The appeal of the Daleks is a matter which is often discussed, both in Who fandom and in the mainstream media. I have some thoughts on this matter!
On a superficially level their importance to the modern era of Who (and much of the classic era) is that you know full well shit is gonna go down when the Daleks are around. By and large their schemes are big and bold. Moreover they are normally a good match for the Doctor. Partly because they stand in clear opposite to him on a moral level, but also because they almost always fight from a position of strength. They are not normally portrayed as generic bad guys wanting the earth for no clearly definable reason. Generally they have a plan and an army and several conquered planets/ solar systems/galaxies already one before the Doctor shows up on the screen. Thus the stakes are always that bit higher.
But this does not explain their appeal from the earliest days of the show. Indeed it is only because they were so popular that they ever got to be the top dogs amongst the shows bad guys. So there must be more to it than the prospect of the Doctor and the Daleks fucking each others shit up.
Obviously the design of the beasties is a key feature. For a start off they are clearly not humanoid. I think this is a big deal. When you think back to their introduction in 1963 they were unlike anything that had come before. Even the likes of “Robbie the Robot” from “Forbidden Planet” was essentially humanoid in appearance. There is resembling a human in the Dalek form. Yet as with many features in Doctor Who there is an element of the mundane, the domestic. The familiar sink plunger arm and egg whisk gun are entirely familiar. But it is this very familiarity which helps embellish the uniqueness of their appearance. There is a fundamental incongruity about these common household objects being analogous to limbs.
Sylvester McCoy has likened the appearance of the Daleks as being tank like. There is something in this (particularly the armoured bling models of the current era). Squash a Dalek flat and you would have something that looks very similar to a tank. Similarly the old style extermination effect is reminiscent of a nuclear flash.
The voice is also an essential factor. The voice of a Dalek is harsh, grating and filled with hate (and often screaming Exterminate!). The voice also ties in with another design feature. That being the flashing lights on the top of the Dalek's casing. There has never been any on-screen explanation for this. To the best of my knowledge there has been no explanation in any of the audios, books or comics either. However, I love the explanation offered by Terry Nation in a book in the 70s. The explanation was that the lights were a way for the Dalek to discharge energy and that without them the Dalek would basically explode from the pent up energy of its own hate and anger. This strikes me as being a fantastic explanation and would also explain why the more senior Daleks have had more lights and/or bigger casings, it would allow for more room for the pent up energy and more discharge of that energy.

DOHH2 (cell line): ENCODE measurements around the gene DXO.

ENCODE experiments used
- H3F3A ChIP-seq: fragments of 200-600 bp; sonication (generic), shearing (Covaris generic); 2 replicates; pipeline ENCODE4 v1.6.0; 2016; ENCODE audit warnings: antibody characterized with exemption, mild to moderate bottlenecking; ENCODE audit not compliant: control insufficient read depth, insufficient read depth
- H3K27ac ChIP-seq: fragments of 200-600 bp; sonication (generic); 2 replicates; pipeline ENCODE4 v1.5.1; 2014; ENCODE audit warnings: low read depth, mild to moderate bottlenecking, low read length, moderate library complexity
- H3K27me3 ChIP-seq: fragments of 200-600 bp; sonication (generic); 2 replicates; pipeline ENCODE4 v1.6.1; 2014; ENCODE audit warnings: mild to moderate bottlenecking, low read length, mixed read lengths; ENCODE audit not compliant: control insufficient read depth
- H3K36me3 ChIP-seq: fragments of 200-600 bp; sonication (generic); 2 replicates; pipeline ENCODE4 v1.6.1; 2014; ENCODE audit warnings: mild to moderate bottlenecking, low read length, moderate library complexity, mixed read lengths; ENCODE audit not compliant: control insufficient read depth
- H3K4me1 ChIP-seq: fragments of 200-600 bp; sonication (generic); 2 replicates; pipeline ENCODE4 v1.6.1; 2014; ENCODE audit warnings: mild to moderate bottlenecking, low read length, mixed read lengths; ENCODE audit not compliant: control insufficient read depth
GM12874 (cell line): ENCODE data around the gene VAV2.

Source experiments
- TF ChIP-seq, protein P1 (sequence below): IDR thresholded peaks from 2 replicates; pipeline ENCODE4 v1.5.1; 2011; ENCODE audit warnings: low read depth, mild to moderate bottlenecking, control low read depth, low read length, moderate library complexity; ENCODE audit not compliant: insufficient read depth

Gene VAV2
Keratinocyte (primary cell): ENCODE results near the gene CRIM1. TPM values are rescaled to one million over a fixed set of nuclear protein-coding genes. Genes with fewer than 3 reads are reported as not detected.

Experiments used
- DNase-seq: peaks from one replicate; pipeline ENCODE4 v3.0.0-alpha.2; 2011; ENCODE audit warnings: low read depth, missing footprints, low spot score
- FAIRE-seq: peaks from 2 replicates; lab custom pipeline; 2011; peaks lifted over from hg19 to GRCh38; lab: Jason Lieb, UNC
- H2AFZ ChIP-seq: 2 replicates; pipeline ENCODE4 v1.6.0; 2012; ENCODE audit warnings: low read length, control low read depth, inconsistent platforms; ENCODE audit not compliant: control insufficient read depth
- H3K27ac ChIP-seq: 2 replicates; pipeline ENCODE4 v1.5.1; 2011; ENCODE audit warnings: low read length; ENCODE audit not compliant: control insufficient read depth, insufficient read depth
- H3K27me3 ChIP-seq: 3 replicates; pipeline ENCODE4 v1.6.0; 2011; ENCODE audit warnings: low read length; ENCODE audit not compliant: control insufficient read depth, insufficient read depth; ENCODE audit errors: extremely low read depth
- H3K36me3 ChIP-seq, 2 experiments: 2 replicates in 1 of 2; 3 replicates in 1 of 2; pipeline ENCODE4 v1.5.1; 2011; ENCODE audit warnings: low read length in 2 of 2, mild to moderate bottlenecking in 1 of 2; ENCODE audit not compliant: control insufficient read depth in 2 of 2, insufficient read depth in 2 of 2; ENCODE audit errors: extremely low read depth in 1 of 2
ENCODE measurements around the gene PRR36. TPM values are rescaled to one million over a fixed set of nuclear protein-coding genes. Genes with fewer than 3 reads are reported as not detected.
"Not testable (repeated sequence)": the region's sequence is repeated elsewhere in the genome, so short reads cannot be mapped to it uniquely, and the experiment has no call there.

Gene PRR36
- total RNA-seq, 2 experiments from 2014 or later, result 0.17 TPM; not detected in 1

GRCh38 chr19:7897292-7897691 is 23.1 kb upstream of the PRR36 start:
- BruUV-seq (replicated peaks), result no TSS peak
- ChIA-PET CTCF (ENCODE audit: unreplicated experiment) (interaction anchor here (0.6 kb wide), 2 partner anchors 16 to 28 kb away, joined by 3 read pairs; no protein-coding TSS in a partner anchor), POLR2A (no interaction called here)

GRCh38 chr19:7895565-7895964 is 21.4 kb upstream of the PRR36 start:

Important thought these features are, I think people are most attracted to the mythos of the Daleks. The Daleks were the creation of Terry Nation and they neatly encapsulate two regular themes of Nation's writing. The first of these theme's is that of Fascism. Nation was a child of the second world war and would return throughout his career to the examination of the Nazi regime; Blake's 7 was a series based almost entirely around this fascination. The Dalek's were the other main examination of the Nazi's. The second theme is that of nuclear war. Nation created the series Survivors as an examination of the risks of a nuclear catastrophe.
At the time the Dalek's story first aired (1963) these concerns were very much mirrored by the population of the UK. Much of the population were alive during the second world war and for many the history of that event was very much prevalent in their minds. Similarly the risk of a nuclear war was a pervasive fear following the nuclear bombing of Japan and with the (then) recent Cuban Missile crisis, the assassination of Kennedy, the cold war and the prospect of war in Vietnam.
These twin themes of fascism and a nuclear winter were developed during the first two Dalek stories and have underpinned every Dalek story and the perception of the Daleks ever since. In the first appearance in 1963 (only the second Doctor Who story) the nuclear winter theme was by far the more prevalent. We learn that the Daleks were mutants born out of a nuclear catastrophe. Even at this early stage there was a clear public fascination for the Daleks was clear. However, it is most likely the second Dalek story that cemented their role in Doctor Who and indeed the popular culture of Britain itself.
That story was the Dalek Invasion of Earth and although it is actually a pretty rubbish story; it is arguably the most important story the series ever did and also features a number of iconic, classic, scenes (albeit interspersed with entire episodes where nothing happens). In essence the story is the Blitz transposed to the future. The Daleks are a mythologised version of the Nazi's and are primarily interested in invading (in apparent order of importance): London, the home counties, the British Empire, then all the rest!